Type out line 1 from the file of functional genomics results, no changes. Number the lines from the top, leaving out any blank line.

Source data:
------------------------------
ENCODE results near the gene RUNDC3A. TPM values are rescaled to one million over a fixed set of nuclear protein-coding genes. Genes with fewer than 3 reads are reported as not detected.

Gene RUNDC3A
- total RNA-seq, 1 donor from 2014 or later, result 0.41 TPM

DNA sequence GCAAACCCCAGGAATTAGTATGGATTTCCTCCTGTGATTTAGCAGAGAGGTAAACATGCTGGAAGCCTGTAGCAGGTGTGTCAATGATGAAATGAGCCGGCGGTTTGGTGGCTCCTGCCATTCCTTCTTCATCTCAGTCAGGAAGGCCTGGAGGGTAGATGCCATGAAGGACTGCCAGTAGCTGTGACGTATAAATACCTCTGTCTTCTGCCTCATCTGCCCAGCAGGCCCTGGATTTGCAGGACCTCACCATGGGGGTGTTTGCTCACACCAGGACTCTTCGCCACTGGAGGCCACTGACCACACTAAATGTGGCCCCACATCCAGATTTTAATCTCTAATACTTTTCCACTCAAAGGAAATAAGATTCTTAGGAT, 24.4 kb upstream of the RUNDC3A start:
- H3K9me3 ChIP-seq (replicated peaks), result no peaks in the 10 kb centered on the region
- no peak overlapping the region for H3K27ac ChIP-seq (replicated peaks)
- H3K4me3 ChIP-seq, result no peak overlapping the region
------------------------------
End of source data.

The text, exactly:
ENCODE results near the gene RUNDC3A. TPM values are rescaled to one million over a fixed set of nuclear protein-coding genes. Genes with fewer than 3 reads are reported as not detected.